Electronic communication can extend and complement direct patient encounters, improve adherence and access to care, and increase patients' involvement in their care. E-mail is well-suited for communicating administrative information, medication instructions, patient education, routine laboratory results, and appointment reminders. It can augment home monitoring of treatment plans, such as diabetes care or smoking cessation. Clinicians can make announcements to an entire patient population about vacation coverage, influenza vaccination, changes in referral procedures, withdrawal of medications from the market, and other topics (Table e3–1).
++ Table Graphic Jump Location Table e3–1.Some suggested uses of patient–clinician e-mail. ||Download (.pdf) Table e3–1. Some suggested uses of patient–clinician e-mail.
|Patient education |
|Medication, diet, or dressing instructions |
|Multimedia disease education presentations |
|References to appropriate Internet resources |
|Disease monitoring |
|Home glucose, blood pressure, weight, or peak flow measurements |
|Progress toward smoking cessation |
|Administrative information |
|Referral requests |
|Vacation coverage |
|Changes in demographic data |
|Patient requests for prescription refills |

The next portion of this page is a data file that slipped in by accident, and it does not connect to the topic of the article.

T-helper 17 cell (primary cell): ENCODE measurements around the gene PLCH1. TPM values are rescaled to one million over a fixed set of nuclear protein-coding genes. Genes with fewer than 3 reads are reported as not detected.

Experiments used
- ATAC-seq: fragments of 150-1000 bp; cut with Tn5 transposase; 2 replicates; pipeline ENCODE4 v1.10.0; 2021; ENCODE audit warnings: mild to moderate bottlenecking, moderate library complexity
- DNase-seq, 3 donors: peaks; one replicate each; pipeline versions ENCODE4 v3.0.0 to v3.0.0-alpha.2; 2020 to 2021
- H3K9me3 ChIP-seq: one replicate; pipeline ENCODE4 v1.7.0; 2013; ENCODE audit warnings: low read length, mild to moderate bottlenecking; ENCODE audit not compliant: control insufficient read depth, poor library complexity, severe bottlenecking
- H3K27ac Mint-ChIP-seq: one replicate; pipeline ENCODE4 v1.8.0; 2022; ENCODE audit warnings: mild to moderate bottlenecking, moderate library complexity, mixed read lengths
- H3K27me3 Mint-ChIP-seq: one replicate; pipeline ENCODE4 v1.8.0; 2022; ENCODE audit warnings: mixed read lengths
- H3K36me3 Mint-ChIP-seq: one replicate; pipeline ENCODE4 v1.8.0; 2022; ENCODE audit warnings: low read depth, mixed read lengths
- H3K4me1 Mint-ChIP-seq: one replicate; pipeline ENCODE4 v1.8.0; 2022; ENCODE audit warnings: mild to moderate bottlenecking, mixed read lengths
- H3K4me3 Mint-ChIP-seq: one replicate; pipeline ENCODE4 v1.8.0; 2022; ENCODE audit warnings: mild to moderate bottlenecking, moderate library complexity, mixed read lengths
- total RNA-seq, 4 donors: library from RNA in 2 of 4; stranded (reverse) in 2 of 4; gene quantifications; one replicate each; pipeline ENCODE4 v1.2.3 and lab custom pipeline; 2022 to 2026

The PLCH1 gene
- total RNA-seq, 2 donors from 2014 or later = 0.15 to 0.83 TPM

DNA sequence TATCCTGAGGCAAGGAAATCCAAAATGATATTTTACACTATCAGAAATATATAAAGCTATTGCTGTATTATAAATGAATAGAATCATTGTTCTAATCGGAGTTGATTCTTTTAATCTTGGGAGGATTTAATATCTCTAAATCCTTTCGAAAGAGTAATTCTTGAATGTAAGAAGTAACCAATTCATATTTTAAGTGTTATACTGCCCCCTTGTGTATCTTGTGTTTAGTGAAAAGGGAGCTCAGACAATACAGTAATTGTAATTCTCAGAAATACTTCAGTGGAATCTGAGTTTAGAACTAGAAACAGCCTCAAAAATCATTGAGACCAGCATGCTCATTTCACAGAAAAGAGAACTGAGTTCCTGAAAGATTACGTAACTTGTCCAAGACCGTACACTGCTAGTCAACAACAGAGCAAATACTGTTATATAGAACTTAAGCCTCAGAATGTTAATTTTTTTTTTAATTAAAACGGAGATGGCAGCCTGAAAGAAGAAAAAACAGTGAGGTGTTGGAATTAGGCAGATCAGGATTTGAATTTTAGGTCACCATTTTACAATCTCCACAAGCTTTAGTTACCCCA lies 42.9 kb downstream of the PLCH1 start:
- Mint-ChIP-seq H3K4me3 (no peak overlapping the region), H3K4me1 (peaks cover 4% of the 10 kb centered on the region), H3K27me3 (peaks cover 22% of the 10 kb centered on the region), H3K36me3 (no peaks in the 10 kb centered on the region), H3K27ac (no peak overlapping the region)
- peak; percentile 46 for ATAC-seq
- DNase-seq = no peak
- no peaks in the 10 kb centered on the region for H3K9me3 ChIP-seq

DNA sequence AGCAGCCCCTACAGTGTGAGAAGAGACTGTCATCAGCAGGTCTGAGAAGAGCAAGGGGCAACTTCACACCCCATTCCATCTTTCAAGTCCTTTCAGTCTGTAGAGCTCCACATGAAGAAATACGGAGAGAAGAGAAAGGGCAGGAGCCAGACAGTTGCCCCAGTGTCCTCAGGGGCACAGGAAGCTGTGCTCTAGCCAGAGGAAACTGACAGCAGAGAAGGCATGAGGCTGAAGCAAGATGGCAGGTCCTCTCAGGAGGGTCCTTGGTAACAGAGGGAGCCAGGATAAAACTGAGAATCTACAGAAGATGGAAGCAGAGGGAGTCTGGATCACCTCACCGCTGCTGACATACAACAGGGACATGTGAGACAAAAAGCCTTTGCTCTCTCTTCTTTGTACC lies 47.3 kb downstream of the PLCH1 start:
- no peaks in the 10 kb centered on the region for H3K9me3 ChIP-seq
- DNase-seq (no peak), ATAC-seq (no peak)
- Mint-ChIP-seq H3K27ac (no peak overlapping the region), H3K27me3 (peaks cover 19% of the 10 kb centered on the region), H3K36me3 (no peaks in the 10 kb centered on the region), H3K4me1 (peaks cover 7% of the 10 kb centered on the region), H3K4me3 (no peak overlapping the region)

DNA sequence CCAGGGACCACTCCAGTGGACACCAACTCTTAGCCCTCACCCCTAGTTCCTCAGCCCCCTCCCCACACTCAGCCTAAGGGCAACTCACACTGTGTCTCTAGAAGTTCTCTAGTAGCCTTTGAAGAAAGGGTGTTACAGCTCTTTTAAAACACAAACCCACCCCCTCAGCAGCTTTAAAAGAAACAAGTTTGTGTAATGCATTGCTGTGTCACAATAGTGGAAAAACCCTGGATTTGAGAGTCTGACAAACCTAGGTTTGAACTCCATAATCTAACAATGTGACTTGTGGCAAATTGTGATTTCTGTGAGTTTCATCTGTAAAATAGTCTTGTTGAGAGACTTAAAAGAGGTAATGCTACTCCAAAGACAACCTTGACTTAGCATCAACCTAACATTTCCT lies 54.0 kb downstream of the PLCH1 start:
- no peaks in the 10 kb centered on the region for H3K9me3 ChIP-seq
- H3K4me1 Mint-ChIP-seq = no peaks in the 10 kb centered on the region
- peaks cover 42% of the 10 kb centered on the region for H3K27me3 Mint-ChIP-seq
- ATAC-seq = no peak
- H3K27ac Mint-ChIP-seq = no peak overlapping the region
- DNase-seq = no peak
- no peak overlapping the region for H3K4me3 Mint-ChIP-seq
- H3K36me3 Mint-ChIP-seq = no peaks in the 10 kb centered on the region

|Normal laboratory test results and interpretation |
|Scheduled appointments |
|Vaccines or screening tests due |
|Clarifications, follow-ups, or reinforcement of issues discussed in person |
However, using e-mail clinically creates legal, ethical, and practical concerns. E-mail is more permanent than oral communication but can seem more informal than paper correspondence. It is by its nature self-documenting. An e-mail can be duplicated or forwarded with a few keystrokes and inadequate thought, and copies may linger on intermediate or back-up systems long after the sender and receiver have deleted the originals. The casual nature of e-mail in the absence of nonverbal social cues commonly leads to misunderstandings. E-mail can be easily altered by the sender, the recipient, or a third party, retrospectively and without attribution. It is very difficult to positively identify the sender or recipient on either end of an e-mail exchange, and with modest technical expertise, it is easy to fabricate an e-mail from most addresses.
Clinicians are sometimes concerned that once their e-mail address becomes widely available, they will be deluged by messages from individuals with whom they have no preexisting therapeutic relationship. Studies have not found the volume of e-mail from unfamiliar patients to be burdensome in practice. However, there is currently no consensus on the clinician's duty in this situation. Additionally, there may be legal consequences to providing advice to patients who are out of state or abroad and thus beyond the scope of the clinician's license. At minimum, clinicians should post electronic communication policies addressing unsolicited communication wherever their e-mail address can be found.
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